Let’s be clear what we aren’t saying, especially in relation to reason.  We aren’t saying that reason doesn’t matter because the world is utterly irrational, or because religion is just a matter of personal feeling.  But we are also not saying that you could simply deduce your way to God, nor that your faith can be proven.  Rather we are saying that thinking, questioning, and testing are part of the picture.  But our reasons are of many kinds.  By analogy people nowadays speak  for example of ‘emotional intelligence.’  In short, people do make informed decisions, but of a unique kind, because the question being answered is distinct indeed.

One last point: what, you might add, about the power of the Holy Spirit in all this? Precisely so - faith is a gift, and so the work of God and not of ourselves.  But God does this work through many avenues in our minds and hearts, the conjunction of which I have been describing.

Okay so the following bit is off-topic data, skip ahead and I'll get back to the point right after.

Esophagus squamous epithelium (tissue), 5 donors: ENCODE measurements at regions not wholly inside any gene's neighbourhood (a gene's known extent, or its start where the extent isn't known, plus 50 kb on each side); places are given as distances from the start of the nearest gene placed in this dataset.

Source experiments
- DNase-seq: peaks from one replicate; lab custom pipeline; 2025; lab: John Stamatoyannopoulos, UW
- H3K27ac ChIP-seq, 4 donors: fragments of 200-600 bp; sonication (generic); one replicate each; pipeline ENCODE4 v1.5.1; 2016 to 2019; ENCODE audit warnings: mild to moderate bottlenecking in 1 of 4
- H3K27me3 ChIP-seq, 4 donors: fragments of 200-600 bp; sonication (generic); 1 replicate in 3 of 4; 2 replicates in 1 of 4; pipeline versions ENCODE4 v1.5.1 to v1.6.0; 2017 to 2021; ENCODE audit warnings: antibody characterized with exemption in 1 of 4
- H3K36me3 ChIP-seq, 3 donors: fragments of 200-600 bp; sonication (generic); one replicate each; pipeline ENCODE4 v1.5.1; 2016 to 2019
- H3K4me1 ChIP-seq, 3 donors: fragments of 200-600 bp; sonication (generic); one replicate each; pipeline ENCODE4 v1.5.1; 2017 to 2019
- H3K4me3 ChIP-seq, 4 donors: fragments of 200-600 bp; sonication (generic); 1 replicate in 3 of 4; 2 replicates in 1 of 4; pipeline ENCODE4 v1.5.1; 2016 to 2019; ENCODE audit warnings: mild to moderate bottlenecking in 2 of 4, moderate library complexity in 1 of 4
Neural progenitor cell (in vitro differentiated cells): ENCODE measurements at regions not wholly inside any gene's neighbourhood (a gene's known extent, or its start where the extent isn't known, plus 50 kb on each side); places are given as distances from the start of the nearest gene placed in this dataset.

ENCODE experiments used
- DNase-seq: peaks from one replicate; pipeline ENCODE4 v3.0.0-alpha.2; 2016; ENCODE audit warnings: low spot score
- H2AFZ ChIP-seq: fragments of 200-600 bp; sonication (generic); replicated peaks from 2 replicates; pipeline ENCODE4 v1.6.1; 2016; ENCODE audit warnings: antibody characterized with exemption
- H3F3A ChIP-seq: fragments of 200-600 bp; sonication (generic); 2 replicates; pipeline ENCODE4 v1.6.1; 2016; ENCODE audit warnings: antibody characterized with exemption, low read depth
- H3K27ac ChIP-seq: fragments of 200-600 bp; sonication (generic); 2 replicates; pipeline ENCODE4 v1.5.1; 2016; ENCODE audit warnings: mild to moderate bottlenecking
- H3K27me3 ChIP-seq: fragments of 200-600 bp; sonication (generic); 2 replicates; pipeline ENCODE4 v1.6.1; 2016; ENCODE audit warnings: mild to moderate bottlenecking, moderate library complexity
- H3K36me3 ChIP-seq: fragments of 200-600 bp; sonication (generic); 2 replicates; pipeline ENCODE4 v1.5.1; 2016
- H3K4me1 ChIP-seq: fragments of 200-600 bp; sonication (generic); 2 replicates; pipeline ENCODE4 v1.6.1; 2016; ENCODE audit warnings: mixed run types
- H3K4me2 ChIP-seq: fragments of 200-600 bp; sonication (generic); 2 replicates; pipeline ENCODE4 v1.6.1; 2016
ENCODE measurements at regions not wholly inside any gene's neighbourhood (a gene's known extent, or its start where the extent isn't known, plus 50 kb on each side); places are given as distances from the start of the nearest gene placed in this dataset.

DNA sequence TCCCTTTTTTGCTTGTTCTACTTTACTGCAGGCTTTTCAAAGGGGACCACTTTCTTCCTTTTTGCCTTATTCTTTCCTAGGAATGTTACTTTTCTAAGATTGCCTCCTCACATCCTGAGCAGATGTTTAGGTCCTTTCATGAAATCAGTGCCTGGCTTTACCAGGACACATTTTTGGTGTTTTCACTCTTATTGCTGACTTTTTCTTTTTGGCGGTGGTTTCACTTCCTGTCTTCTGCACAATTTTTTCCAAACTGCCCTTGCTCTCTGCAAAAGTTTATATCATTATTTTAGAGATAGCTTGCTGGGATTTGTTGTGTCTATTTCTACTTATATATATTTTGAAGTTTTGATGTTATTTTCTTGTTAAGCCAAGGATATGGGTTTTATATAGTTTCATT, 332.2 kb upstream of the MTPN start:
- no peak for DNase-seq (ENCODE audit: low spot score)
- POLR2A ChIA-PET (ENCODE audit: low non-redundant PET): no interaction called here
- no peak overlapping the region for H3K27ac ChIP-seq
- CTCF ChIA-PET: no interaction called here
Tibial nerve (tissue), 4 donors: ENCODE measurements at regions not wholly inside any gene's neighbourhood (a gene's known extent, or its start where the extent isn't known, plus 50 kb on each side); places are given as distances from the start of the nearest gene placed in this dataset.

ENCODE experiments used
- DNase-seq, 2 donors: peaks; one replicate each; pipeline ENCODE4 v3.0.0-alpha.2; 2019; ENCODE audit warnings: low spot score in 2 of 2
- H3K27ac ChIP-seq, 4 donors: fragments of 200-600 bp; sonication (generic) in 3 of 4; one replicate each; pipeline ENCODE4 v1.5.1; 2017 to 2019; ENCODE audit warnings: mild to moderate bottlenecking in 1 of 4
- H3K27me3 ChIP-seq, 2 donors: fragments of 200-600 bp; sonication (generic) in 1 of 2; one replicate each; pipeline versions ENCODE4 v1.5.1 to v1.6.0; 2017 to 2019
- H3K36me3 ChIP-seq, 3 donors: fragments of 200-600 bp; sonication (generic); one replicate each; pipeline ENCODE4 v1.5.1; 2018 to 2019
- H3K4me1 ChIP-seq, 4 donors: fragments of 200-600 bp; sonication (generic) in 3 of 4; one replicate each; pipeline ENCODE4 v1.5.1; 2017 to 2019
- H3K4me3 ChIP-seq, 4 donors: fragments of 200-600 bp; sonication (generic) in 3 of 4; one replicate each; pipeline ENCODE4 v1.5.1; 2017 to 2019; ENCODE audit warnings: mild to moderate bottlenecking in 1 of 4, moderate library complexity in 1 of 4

Deuteronomy 6:4-5: Hear, O Israel! The LORD is our God, the LORD is one! 5"You shall love the LORD your God with all your heart and with all your soul and with all your might 

Newman, ‘An Essay in Aid of a Grammar of Assent’: "The mind ranges to and fro, and spreads out, and advances forward with a quickness which has become a proverb, and a subtlety and versatility which baffle investigation.  It passes on from point to point, gaining one  by some indication; another on a probability; then availing itself of an association; then falling back on some received law; next seizing on testimony; then committing itself to some popular impression, or some inward instinct, or some obscure memory; and thus it makes progress not unlike a clamberer on a steep cliff, who, by quick eye, prompt hand, and firm foot, ascends, how he knows not himself, by personal endowments and by practice, rather than by rule, leaving no track behind him, and unable to teach another."